Group pledges to continue legal challenge to Proposition 209
on January 8, 2011
On Friday afternoon, the civil rights group BAMN held a press conference in front of Oakland Technical High School to announce that it will continue its fight to overturn California’s Proposition 209 despite a federal judge’s recent decision to dismiss the group’s lawsuit challenging the initiative.
According to its website, BAMN—whose full name is the Coalition to Defend Affirmative Action, Integration, and Immigrant Rights and Fight for Equality By Any Means Necessary—was formed in 1995 “in response to the University of California (UC) Regents’ decision to ban affirmative action,” or policies that require public universities to consider race and gender as factors in admitting students. Affirmative action has been prohibited throughout California since 1996, after the passage of Proposition 209, a ballot measure sponsored by UC Regent Ward Connerly.
15 years later, BAMN is trying to restore affirmative action by filing a lawsuit contesting Prop 209, claiming that it violates the equal protection clause of the United States Constitution. The suit names Connerly, Governor Jerry Brown, and UC President Mark Yudoff among the defendants.
“We believe that building a movement for equality, we can win back affirmative action, which is essential to increase the number of black, Latino, Native American and other underrepresented students,” said BAMN organizer Tania Kappner.
On December 8, US District Court Judge Samuel Conti dismissed BAMN’s suit, but on Friday Kappner said that the group had “filed paperwork in the circuit court in San Francisco” to appeal the decision. A group of 75 middle school and college students have filed as plaintiffs in the case because “the door has been slammed on their future,” said Kappner.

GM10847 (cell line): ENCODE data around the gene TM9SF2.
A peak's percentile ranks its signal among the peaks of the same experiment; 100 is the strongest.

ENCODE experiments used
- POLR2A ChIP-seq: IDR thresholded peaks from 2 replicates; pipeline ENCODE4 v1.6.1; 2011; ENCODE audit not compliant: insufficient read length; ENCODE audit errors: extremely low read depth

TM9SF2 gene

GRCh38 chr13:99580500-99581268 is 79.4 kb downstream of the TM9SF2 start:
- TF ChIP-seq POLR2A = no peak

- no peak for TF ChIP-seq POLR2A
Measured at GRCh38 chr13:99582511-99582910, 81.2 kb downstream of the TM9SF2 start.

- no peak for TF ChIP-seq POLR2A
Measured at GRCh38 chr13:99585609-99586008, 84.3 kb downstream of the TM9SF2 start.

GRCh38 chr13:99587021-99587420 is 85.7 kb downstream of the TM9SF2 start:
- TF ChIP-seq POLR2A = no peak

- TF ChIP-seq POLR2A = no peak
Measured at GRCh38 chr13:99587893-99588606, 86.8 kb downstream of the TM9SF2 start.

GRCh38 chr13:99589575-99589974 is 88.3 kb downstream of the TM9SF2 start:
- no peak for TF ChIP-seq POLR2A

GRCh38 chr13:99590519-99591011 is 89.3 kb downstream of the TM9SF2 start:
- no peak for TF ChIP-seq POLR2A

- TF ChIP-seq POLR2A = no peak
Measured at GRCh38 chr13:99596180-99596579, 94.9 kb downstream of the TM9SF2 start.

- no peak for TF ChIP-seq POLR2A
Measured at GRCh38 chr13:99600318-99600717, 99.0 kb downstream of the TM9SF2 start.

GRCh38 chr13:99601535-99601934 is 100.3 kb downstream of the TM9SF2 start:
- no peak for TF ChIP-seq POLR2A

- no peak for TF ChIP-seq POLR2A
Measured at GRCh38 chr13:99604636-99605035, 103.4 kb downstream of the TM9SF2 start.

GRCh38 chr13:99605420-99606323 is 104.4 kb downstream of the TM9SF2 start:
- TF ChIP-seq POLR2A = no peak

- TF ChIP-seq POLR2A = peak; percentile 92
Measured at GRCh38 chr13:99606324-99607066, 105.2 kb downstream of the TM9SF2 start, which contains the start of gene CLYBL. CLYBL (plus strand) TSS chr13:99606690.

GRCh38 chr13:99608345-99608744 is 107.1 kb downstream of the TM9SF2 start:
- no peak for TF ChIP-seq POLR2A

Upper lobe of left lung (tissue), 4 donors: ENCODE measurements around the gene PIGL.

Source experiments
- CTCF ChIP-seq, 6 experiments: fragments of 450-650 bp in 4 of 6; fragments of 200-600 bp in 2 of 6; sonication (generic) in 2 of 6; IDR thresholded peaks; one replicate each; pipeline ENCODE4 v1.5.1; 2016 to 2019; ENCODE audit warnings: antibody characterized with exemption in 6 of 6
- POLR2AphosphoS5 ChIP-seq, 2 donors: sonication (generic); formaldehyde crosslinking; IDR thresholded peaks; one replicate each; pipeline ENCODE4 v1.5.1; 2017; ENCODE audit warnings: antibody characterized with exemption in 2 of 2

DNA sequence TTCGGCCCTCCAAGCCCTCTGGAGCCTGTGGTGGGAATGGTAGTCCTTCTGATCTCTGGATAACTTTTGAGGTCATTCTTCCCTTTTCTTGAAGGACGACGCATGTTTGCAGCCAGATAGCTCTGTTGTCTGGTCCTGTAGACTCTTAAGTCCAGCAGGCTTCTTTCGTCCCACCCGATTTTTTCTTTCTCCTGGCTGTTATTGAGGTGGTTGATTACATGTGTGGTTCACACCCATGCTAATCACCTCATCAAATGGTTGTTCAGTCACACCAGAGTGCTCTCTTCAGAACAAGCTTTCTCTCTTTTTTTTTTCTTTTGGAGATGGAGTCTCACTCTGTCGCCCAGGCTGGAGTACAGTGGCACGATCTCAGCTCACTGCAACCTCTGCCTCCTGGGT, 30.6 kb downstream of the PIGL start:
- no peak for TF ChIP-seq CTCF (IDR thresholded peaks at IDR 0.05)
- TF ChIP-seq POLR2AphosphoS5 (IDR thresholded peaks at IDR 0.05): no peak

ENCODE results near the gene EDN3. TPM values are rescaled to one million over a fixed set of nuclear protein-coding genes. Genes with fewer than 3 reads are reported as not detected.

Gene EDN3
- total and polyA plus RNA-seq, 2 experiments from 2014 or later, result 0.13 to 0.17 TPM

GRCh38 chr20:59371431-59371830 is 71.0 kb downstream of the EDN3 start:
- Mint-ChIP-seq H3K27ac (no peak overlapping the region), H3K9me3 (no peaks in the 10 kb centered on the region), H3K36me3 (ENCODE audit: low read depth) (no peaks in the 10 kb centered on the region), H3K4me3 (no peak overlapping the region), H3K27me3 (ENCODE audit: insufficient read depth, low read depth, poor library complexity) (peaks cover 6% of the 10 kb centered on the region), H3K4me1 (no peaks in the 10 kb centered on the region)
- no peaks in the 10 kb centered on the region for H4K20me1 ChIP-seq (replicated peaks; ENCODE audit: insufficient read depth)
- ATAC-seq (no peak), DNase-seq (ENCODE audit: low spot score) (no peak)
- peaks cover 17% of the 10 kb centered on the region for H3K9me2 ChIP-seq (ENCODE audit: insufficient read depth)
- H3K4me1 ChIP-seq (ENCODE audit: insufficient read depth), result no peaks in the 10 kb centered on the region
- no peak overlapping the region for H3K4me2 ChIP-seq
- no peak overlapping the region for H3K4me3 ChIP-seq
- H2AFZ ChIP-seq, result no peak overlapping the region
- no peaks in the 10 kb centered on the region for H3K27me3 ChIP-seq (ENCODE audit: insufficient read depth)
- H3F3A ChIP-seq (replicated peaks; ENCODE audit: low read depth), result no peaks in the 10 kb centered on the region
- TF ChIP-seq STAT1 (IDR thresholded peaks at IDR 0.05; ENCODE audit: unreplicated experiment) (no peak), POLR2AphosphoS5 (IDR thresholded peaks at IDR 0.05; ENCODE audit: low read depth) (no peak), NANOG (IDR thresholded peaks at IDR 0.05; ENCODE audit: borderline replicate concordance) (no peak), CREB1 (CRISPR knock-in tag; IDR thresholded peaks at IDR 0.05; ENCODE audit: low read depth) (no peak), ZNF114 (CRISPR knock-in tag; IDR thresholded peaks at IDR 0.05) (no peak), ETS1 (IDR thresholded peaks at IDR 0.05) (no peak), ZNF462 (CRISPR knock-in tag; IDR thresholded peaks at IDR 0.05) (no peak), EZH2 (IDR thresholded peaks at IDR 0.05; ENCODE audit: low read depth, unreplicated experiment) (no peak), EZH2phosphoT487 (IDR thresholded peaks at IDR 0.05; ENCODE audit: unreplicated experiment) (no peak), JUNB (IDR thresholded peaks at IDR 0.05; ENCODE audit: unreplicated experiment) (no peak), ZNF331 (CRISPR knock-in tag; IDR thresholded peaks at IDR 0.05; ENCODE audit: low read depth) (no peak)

The opponents of affirmative action also argue that the policy violates the equal protection clause of the Fourteenth Amendment, which forbids race-based preferential treatment. U.S. Supreme Court Justice Clarence Thomas, the only African American currently on the Supreme Court, told CBS News this past February that he believes affirmative action creates “a cult of victimization” and implies that African Americans need “special treatment in order to succeed.” Other opponents even call the policy “reverse racism.”
But BAMN members say that ethnic minorities are underrepresented in California universities. According to the organization’s press release, while Latino, black and the Native American comprised almost fifty percent of California’s high school graduates in 2009, “these groups comprised only 19.3 percent and 20.6 percent of new freshman admits at UC Berkeley and UCLA respectively.”
“Since affirmative action has been taken away in California, there was immediately a drop of black and Latino students admitted to UC Berkeley,” said Kappner, who is also a U.S. history teacher at Oakland Tech. Kappner said that she was the only African American student when she was taking UC Berkeley’s education program to get her teaching credential.
“California schools are more segregated than the schools in the south now,” said Kappner. “Why should California be a backwater?”
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